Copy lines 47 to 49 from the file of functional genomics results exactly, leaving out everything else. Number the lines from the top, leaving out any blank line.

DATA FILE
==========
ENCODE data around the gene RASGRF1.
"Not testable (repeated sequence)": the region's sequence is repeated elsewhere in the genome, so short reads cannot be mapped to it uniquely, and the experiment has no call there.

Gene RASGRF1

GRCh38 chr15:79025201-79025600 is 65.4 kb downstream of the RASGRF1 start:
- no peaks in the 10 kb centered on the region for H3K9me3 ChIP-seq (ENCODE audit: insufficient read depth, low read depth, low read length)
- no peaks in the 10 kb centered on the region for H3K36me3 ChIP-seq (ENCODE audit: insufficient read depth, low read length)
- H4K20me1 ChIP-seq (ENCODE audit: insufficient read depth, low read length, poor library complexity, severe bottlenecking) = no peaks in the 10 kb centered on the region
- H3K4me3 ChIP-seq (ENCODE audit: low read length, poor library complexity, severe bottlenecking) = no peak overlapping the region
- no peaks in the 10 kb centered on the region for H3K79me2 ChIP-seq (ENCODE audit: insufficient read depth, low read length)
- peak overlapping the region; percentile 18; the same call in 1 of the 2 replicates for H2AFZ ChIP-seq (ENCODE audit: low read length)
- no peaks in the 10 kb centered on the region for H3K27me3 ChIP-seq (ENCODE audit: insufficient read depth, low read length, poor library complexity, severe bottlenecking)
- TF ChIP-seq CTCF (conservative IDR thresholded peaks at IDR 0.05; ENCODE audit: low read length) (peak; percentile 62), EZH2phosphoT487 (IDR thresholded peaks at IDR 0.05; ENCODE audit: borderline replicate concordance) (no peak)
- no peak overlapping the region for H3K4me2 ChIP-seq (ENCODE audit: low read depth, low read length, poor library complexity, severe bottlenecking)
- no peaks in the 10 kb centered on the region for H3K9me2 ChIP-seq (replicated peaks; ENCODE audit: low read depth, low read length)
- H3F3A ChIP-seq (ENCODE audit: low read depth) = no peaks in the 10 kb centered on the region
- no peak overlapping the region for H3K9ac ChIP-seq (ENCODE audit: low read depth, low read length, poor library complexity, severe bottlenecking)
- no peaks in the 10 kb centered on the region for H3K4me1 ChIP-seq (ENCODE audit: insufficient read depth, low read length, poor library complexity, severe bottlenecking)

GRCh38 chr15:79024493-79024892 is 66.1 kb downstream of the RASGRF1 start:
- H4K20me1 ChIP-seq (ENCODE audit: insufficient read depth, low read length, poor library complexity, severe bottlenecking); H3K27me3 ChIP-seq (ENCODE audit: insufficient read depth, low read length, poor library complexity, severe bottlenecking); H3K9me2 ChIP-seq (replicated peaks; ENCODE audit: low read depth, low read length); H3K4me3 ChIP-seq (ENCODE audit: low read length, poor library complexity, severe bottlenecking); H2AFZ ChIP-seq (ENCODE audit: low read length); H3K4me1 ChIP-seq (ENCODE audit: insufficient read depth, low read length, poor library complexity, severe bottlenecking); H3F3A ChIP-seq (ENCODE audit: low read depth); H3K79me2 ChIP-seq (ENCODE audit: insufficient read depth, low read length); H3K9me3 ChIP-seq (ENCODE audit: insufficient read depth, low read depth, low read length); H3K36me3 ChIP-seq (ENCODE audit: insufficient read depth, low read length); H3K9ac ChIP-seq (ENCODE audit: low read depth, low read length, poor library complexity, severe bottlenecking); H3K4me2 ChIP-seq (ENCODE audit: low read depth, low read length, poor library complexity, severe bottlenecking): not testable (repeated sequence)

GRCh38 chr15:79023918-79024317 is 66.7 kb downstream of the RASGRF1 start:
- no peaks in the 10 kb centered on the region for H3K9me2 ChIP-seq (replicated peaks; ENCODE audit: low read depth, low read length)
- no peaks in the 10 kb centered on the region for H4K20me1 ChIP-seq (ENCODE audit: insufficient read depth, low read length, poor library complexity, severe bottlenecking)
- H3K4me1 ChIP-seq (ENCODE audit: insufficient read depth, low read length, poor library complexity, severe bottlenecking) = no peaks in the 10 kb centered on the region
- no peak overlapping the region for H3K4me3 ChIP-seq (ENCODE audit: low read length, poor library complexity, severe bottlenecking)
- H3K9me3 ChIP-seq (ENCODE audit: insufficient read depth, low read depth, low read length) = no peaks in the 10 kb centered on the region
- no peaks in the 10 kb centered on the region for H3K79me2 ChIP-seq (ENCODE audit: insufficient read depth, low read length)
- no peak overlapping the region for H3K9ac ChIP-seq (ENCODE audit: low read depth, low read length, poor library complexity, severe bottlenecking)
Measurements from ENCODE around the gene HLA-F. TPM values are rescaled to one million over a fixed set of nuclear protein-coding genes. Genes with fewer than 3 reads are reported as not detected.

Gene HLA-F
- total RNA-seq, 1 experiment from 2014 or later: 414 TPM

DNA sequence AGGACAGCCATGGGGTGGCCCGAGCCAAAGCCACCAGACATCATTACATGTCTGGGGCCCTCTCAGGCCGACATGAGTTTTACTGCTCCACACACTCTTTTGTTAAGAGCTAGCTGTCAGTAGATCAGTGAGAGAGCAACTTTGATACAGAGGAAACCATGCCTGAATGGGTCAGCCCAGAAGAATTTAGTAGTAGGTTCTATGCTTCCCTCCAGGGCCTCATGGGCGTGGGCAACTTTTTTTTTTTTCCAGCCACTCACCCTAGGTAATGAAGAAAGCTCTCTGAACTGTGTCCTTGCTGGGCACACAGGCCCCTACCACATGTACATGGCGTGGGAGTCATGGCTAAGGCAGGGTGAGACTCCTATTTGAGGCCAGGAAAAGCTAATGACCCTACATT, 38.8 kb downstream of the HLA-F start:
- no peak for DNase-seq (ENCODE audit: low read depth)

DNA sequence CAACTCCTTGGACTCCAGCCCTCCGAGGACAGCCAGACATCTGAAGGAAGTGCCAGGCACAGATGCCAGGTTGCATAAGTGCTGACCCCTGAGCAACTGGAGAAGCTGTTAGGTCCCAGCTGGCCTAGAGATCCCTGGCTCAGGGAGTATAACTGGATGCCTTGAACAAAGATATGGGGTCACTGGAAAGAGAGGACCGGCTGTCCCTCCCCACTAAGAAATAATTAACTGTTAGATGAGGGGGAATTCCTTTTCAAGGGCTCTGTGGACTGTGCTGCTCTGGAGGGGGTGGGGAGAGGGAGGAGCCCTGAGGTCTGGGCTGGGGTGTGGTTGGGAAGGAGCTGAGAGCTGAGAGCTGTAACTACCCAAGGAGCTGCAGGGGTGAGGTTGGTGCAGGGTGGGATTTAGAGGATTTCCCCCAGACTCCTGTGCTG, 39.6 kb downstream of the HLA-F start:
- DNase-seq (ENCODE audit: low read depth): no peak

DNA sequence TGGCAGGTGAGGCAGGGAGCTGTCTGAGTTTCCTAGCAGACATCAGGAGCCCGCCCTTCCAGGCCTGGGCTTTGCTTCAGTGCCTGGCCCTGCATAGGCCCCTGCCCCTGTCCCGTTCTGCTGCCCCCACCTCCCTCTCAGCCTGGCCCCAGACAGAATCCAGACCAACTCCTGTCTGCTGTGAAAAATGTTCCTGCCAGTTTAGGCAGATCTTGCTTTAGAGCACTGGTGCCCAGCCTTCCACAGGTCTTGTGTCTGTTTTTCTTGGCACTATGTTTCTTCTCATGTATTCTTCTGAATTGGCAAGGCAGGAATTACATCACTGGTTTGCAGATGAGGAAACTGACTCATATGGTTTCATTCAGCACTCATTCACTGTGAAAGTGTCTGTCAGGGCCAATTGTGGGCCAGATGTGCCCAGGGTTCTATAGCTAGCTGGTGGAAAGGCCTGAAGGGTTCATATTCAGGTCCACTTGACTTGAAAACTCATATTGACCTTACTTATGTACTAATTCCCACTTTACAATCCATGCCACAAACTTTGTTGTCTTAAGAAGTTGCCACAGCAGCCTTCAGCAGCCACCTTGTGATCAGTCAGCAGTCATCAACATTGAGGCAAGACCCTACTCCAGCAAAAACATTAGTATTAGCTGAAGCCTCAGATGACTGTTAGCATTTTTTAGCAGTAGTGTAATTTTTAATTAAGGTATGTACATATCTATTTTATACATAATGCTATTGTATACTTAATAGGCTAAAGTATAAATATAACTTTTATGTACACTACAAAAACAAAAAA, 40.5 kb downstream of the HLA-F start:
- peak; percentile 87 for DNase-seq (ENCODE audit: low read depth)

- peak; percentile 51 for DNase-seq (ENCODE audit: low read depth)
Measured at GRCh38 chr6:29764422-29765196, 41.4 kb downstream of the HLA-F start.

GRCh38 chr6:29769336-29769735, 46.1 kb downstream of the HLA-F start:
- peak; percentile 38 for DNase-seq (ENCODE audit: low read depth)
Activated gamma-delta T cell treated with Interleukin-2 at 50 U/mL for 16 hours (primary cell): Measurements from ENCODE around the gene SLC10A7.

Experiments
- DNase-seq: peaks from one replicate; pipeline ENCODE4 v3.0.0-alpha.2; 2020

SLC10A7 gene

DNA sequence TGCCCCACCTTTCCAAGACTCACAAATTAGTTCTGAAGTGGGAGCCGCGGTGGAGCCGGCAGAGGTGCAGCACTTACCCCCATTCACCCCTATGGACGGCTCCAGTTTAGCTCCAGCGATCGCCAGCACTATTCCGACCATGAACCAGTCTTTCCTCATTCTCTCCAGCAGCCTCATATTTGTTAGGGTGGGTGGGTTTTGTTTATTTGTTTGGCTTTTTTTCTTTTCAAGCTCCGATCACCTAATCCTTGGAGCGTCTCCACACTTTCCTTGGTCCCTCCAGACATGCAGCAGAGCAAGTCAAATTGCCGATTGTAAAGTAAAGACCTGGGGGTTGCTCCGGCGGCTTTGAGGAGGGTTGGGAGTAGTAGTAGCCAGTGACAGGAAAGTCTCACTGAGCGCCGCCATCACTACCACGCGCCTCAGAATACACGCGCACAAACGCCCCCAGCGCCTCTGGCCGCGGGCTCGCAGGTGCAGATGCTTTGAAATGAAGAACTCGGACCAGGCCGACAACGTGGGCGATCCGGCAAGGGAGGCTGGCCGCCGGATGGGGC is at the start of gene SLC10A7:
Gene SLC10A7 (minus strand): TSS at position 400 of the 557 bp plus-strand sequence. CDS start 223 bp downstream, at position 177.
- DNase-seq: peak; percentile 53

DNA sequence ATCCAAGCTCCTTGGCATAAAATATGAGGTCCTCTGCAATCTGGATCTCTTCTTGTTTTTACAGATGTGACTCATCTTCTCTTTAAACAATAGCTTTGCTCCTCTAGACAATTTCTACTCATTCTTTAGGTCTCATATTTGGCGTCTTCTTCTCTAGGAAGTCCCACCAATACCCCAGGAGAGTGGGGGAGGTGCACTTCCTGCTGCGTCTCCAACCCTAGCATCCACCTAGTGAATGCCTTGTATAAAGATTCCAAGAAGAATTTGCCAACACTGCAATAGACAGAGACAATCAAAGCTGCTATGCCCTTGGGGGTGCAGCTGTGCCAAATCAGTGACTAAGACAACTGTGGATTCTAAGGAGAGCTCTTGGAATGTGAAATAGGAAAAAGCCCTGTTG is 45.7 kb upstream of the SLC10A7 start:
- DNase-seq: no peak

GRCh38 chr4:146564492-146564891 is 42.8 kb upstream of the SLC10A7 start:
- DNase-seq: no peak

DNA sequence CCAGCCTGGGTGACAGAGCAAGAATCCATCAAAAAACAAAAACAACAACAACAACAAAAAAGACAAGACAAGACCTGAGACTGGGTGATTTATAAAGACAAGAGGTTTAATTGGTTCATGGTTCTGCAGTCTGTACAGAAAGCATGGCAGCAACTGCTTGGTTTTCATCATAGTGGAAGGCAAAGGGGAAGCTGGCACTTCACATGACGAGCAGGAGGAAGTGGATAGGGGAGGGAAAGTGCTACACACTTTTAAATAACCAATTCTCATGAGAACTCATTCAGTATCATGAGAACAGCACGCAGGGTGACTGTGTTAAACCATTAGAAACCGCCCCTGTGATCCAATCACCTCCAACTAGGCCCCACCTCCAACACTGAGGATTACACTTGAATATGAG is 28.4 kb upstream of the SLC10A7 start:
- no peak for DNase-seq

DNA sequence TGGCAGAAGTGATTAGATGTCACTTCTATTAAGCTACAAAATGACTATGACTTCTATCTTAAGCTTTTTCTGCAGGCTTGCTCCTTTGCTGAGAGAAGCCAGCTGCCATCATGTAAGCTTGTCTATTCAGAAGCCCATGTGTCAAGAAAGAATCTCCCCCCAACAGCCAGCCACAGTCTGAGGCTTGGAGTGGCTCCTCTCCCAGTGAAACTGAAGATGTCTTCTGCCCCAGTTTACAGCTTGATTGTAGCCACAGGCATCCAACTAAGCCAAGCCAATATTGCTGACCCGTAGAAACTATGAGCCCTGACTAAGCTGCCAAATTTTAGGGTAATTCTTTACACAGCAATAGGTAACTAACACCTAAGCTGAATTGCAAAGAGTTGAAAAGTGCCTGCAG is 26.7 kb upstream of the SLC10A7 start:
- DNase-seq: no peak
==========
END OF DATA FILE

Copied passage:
- DNase-seq: peak; percentile 53

DNA sequence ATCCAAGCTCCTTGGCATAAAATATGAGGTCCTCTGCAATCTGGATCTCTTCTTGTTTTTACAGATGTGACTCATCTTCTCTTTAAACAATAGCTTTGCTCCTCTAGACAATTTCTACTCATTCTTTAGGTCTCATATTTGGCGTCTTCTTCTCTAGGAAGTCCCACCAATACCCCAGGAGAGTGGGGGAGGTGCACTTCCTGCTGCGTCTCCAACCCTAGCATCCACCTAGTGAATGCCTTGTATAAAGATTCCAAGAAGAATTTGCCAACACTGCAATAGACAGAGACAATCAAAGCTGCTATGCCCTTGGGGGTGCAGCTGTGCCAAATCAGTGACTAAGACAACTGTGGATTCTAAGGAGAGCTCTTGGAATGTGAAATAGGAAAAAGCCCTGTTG is 45.7 kb upstream of the SLC10A7 start:
- DNase-seq: no peak